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Specification:
Hyundai i30N Performance
Engine:
1998cc, 4cyl turbo, FWD, 271bhp, 279lb ft
Claimed MPG:
39.8mpg, 163g/km CO2
Performance:
0–62mph in 6.1secs, 155mph
Weight:
1429kg
Price:
£27,995/£28,580 as tested

There is no greater vindication of the i30N’s quality than this. RaceChip, buried deep in Germany’s tuning scene, has modified a Hyundai hot hatch rather than its usual Mercs, Porsches and VWs.

An ECU remap and a new exhaust system lift the i30N’s outputs to 316bhp, identical to a Civic Type R, and 387lb ft, just 11lb ft off a Ferrari 458 Speciale. Yikes. There’s 15mm-lower Eibach suspension, 3kg-lighter OZ forged wheels and Michelin Pilot Sport 4S tyres. You can spec it all separately from €660, but the mods listed total five grand.

Some big changes, then, yet they serve to amplify the i30N’s existing traits rather than reinvent its character, which is what I admire most in tuner cars. There’s the same rambunctious attitude, just with added precision.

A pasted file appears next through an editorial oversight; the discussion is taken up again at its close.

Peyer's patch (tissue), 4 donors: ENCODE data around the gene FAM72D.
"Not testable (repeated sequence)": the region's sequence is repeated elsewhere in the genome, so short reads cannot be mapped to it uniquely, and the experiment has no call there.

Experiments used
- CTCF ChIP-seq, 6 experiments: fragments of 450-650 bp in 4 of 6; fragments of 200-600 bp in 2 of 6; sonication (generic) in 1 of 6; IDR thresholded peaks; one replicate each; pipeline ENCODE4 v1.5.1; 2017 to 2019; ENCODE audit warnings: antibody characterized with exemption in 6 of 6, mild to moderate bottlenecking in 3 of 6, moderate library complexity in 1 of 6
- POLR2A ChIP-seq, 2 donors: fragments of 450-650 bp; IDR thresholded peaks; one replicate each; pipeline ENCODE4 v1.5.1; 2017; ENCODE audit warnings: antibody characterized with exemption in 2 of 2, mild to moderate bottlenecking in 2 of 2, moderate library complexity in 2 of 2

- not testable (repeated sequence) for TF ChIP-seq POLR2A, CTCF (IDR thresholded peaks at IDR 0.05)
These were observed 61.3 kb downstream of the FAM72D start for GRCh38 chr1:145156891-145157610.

I had no idea the stock i30N had any slack in its steering until I experienced the snappy turn-in of RaceChip’s, while the wheelspin that afflicts our car in lower gears has been eradicated. Impressive, given the extra performance, and those tyres can probably take as much credit as how subtly integrated its extra torque is.

Its additional 108lb ft is most tangible when the 2.0-litre turbo instantly punches in higher gears, making this a much better autobahn car (a very German problem to have fixed). But not only does the grey car have the same power as a Type R, it feels like it operates at the same level. If I were to keep our i30N for myself (I wish), I’d be very tempted to give RaceChip a call.

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